‘I will not give up’ on push for Gaza humanitarian ceasefire, says UN’s Guterres
The UN Secretary-General on Sunday pledged that he would “not give up” on appealing for a humanitarian ceasefire in Gaza, adding that inaction on the Security Council was undermining its credibility.
“The preeminent forum for the peaceful resolution of international disputes is paralysed by geostrategic divisions”, António Guterres told the Doha Forum taking place in Qatar, following Friday’s meeting in New York during which the United States vetoed a resolution demanding that Israel and Palestinian militants end the intense fighting across the enclave which erupted on 7 October with the Hamas terror attacks.
“I urged the Security Council to press to avert a humanitarian catastrophe and I reiterated my appeal for a humanitarian ceasefire to be declared”, said the UN chief.
“Regrettably the Security Council failed to do it but that does not make it less necessary. So, I can promise I will not give up”, he told delegates to the global platform in Qatar, which brings world leaders together to discuss collective security and other challenges.
He said a sclerotic Security Council where splits between the permanent members, China, France, Russia, the United Kingdom and the US have produced only one resolution narrowly focused on aid delivery, needed reform.
‘Equality and solidarity’ essential
“We need a serious effort to bring global structures up to date, rooted in equality and solidarity and based on the United Nations Charter and international law”, he said, noting that the Council’s divisions were “undermining solutions from Ukraine to Myanmar and the Middle East.”
The horrific terror attacks by Hamas and resulting “relentless bombardment” of Gaza, have only produced a single resolution “which I welcome. But that delay comes at a cost”, he added.
“And the resolution is not being implemented”.
Also addressing the conference in Qatar, the head of the UN agency for Palestinian refugees, UNRWA, said the dehumanisation of Palestinians has allowed the international community to tolerate Israel’s continued bombardment of Gaza, which has led to more than 17,000 deaths since 7 October.
“There is no doubt that a humanitarian ceasefire is needed if we want to put an end to hell of earth right now in Gaza”, said Philippe Lazzarini.
Later on Sunday in New York, the President of the UN General Assembly announced that following requests from the Chair of the Arab Group and the Organization for Islamic Cooperation, calling for the emergency special session on the Israel-Palestine crisis to resume, delegates from the Assembly will reconvene this coming Tuesday.
When the special session first resumed in October, Member States voted overwhelmingly in favour of a resolution calling for an immediate and sustained humanitarian truce.
Weak global governance
Together with other ‘forces of fragmentation’ gaining ground, Mr. Guterres said now is the time to build bridges and find shared solutions to global challenges.
Beyond the Security Council, Mr Guterres said global governance is failing to manage two existential threats.
First, on the climate catastrophe, he said far more ambition was needed to reduce greenhouse gas emissions and ensure climate justice.
“Despite promises and pledges, our climate is in breakdown. Emissions are at an all-time high. And fossil fuels are a major cause,” he said and added: “Renewable energy is cheap, clean, and infinite,” and can meet world’s growing energy demand without poisoning the environment and suffocating our planet.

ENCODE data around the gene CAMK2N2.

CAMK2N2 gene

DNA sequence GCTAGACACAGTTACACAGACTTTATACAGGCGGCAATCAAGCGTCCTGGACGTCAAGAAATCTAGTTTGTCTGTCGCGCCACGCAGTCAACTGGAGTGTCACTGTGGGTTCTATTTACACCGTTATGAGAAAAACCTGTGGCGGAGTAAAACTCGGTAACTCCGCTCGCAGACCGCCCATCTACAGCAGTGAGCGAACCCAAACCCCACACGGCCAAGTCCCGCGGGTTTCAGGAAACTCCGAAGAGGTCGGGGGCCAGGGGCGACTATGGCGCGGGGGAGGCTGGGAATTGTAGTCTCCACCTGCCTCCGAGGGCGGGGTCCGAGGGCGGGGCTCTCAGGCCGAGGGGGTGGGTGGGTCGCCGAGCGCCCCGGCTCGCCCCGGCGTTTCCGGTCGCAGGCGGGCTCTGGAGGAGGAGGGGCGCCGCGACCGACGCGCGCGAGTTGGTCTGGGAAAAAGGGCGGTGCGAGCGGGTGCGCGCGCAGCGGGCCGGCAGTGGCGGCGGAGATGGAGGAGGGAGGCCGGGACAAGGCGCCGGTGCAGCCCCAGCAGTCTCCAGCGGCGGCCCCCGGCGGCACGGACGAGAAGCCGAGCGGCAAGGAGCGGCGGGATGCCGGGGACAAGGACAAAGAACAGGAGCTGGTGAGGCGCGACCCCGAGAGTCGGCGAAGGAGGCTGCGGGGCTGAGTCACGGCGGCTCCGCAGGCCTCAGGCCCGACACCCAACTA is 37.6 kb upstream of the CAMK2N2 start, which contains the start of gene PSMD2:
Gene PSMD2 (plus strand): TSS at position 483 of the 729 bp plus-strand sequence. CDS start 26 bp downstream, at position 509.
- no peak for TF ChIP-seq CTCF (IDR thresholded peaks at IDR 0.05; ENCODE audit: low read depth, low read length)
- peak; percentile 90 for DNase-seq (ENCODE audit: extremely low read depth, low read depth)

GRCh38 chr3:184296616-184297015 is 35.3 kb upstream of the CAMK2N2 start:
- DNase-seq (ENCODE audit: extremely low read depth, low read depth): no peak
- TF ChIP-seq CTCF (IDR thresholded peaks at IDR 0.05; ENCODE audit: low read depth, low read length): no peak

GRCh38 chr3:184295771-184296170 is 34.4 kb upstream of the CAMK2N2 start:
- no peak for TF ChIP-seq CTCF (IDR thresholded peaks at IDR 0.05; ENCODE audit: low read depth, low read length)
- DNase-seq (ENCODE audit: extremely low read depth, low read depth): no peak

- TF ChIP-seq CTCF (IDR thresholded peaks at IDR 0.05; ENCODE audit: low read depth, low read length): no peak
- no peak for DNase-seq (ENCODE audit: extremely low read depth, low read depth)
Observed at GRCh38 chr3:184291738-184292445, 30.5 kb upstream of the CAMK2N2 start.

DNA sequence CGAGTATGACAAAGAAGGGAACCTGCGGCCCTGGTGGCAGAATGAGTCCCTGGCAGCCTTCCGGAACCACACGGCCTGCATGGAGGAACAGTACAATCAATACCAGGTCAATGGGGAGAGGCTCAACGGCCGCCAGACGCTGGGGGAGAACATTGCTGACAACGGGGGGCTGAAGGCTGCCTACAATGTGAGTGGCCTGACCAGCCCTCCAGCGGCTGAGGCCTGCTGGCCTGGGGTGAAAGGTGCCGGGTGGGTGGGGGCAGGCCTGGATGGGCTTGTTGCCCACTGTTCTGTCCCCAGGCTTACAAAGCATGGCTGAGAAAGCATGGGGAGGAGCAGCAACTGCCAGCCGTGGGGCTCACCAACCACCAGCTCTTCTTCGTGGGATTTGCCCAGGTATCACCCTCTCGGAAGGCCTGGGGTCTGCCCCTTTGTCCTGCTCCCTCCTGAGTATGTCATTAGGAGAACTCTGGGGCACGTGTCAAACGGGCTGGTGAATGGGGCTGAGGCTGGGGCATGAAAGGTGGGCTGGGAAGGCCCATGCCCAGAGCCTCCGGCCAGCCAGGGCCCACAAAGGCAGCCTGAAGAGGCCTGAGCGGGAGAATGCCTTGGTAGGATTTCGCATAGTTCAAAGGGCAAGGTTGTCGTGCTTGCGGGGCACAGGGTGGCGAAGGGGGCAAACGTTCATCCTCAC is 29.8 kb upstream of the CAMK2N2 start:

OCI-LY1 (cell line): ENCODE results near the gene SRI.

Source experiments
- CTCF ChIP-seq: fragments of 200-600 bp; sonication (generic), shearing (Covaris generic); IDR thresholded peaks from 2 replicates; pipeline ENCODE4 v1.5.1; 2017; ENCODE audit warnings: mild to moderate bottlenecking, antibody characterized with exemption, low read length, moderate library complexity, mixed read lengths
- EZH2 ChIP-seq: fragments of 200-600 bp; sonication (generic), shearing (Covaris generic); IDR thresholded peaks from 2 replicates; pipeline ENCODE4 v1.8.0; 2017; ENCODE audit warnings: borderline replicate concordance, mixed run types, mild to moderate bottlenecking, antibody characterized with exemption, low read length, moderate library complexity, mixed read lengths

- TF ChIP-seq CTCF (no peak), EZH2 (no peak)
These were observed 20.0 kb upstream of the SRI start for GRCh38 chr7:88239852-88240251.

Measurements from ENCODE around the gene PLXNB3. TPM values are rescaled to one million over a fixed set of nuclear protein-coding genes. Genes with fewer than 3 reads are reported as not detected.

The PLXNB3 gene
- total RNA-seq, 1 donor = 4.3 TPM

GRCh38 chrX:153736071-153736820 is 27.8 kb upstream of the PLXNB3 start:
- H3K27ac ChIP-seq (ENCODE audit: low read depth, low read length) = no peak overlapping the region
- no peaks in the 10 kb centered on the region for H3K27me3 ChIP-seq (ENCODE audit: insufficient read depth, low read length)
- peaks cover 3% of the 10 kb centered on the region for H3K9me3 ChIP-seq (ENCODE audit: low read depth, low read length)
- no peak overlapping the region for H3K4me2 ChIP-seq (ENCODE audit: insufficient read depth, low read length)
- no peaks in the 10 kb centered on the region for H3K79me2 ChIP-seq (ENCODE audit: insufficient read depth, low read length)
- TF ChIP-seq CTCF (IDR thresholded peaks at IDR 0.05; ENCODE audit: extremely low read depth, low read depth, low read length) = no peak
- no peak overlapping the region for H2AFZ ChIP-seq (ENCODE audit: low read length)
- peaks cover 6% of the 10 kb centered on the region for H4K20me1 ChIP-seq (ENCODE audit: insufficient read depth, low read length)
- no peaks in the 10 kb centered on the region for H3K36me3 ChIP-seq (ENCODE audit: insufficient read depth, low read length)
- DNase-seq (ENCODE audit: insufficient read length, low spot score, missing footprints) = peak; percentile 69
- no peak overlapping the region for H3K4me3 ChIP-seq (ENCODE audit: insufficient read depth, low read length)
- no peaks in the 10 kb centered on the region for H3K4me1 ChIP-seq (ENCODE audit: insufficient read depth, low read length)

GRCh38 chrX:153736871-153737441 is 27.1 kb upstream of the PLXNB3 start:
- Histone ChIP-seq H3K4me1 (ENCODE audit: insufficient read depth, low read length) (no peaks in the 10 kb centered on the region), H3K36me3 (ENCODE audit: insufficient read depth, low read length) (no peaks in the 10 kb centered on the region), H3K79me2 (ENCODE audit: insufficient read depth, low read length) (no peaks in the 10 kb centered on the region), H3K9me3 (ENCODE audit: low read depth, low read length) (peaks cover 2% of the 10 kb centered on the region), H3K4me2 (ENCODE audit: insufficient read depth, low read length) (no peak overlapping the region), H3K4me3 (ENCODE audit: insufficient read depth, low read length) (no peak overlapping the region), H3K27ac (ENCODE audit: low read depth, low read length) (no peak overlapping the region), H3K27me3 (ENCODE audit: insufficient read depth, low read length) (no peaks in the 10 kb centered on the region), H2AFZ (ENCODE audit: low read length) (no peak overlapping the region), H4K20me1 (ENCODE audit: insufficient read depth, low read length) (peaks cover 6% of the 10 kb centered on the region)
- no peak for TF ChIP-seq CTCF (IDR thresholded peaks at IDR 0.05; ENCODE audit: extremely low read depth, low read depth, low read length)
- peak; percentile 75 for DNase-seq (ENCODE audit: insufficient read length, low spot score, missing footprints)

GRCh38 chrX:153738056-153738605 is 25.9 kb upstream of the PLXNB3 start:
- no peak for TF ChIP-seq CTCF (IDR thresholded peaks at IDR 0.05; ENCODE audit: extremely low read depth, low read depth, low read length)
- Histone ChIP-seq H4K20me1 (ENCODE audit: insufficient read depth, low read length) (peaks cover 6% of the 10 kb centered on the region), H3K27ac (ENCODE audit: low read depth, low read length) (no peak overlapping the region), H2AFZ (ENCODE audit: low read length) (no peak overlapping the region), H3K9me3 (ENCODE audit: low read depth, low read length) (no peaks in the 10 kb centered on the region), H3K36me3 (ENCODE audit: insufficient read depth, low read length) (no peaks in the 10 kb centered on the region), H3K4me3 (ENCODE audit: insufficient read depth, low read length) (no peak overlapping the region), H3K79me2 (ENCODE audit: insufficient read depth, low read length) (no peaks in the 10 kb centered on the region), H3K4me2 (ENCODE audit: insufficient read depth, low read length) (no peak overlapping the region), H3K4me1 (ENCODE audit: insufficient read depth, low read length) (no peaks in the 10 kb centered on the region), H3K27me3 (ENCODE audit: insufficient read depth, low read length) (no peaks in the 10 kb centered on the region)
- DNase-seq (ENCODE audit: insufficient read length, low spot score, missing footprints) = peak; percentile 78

He urged fossil fuel companies and their backers to use their enormous resources to lead the renewables revolution. And likewise urged leaders at COP28 in Dubai to agree on deep cuts to emissions, in line with the 1.5-degree limit.
“This is the only road not only to climate sustainability, but economic sustainability,” the Secretary-General said.
Multilateral Development Banks must change their business model and leverage far more private finance at reasonable cost for developing countries to invest in climate action and the Sustainable Development Goals.
Second, he highlighted the threat posed by new technologies, saying generative AI could provide solutions to many global challenges, but without adequate regulation, “it will also lead us into deep and troubled waters.”
“These technologies cry out for governance,” Mr. Guterres continued, lamenting that AI is already supercharging hate speech and division, enabling data harvesting and mass surveillance, and exacerbating vast inequalities.
To help advance the search for solutions, he has appointed a multistakeholder High-Level Advisory Body on AI which will provide preliminary recommendations by the end of this year. It met in New York last week.
Summit of the Future
He went on to say that reforms to global governance must be grounded in the Universal Declaration and the enduring values of the UN Charter.
Next September’s Summit of the Future is a once-in-a-generation opportunity for these important decisions.
“We have put forward a series of proposals to Member States and I look forward to their engagement and support,” he said, laying out a three-point ‘to-do’ list for the Summit:
A Global Digital Compact to mitigate the risks of digital technologies and help to harness their benefits.
Reforms to the global financial architecture that would enable governments in developing countries to invest in education, health, jobs and social protection for their people.
Reforms to the Security Council, and a proposed New Agenda for Peace, that would help to prevent and resolve conflict, deliver equity and justice, rebalance geopolitical relations, and give developing countries a greater voice on the international stage.
“Now is truly the time for building shared futures – uniting behind solutions and transforming our world for good,” he told the Doha Forum, concluding his remarks.
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